Variability Among Horvath-type DNA Methylation Age Tests

    I have had four Horvath-type DNA methylation age tests done, three by Zymo and one by EpiAging.  The results disagree radically.

      The result earlier thus year from EpiAging is that my DNAm age is 63.1 years, as compared to my calendar age of 86.5.  Here's the graph from EpiAging showing my result (red dot) vs the average:

    Here is a summary of my three Zymo tests.  It says that my DNAm age  is now 90.8 years, as compared to my calendar age of 86.6.

Original Sample ID

Sample ID

Date of Collection


Chronol. Age




Avg. DNAge























    In other words, the two results are in opposite directions.  I note that Zymo knew my calendar age before the tests, while EpiAging did not.  This variation between what are supposed to be reputable testing firms concerns me a lot.  I suggest that some anti-aging hero (not me) systematically has their DNAm age tested by every firm that offers DNAm tests (there are about six), not giving them your actual age, and compare the results.

    I should add that I think the Zymo test is probably the best replication of the original Horvath work.  However, I am not at all happy that according to Zymo I seem to have aged 6 years in 4 calendar years, even with all the senolytics we have been doing and the anti-aging supplements we have been taking. ☹️

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  • My EpiAging test result also gave an age about 20 years younger than my calendar years.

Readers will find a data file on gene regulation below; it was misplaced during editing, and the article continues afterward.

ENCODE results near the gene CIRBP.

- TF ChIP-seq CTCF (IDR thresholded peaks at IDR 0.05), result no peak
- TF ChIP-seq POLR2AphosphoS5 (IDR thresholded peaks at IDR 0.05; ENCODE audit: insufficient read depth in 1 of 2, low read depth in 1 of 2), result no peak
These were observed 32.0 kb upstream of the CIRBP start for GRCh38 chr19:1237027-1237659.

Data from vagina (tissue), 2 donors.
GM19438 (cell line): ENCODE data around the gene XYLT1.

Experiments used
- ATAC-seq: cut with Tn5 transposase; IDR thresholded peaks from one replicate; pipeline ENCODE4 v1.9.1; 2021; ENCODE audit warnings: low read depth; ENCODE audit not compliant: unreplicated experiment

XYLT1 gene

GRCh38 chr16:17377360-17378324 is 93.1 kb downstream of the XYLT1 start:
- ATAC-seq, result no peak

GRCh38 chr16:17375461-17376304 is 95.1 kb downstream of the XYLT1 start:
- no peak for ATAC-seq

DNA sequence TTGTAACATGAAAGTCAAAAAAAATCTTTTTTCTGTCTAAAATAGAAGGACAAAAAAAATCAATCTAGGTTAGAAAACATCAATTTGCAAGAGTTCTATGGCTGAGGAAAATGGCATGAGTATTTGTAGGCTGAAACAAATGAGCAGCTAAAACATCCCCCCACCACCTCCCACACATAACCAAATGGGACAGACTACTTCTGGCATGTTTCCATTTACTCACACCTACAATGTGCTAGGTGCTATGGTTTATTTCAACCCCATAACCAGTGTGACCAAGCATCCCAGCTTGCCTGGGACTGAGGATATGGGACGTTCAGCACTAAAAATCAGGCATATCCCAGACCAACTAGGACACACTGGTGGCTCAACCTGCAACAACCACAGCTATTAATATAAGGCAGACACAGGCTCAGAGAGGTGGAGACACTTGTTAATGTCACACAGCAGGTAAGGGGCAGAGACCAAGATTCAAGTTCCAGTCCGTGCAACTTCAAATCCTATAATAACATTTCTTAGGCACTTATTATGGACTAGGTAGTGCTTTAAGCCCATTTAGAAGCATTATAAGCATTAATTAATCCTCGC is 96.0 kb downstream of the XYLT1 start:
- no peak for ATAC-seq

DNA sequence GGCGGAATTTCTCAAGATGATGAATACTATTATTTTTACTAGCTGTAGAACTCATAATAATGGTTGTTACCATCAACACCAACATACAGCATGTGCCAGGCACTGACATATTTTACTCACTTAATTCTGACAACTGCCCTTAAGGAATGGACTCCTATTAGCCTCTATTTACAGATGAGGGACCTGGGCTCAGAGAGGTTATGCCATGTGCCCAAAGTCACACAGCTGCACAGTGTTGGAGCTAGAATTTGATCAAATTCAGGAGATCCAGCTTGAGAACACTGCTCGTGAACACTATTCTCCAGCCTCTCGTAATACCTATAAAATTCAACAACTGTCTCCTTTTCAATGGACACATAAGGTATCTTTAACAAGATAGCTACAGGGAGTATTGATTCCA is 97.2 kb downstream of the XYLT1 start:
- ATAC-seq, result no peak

• Bob S.
      • Bob_S
      • 1 yr ago
      • Reported - view

      My TruAge (TruMe) test puts my methylation age 19.2 years below my chronological age of 92. A recent "bloodwork age" test ( offered free by the AI-based pharmaceutical company Insilico assigned me a physiological age of 55, 37 years below my CA.

  • JGC…why is Zymo “best replication of Horvath work”?

    I have done one epigenetic aging test (blood) so far, myDNAge;

    It came back 3.5 yrs younger than my CA of 56. I am strict keto, one meal a day (5 yrs), high daily exerciser, take injection testosterone (male), and a basket of supplements. I also donate blood every 7 weeks. I started Rapamycin 8 months ago (4mg/week, now on 6mg/week, planning for 8mg/week soon), but have not done a repeat epigenetic aging test as of yet. 

  • Twenty-year differentials between chronological and physiological ages are. I think, sufficiently significant that they warrant investigation. Are these results real?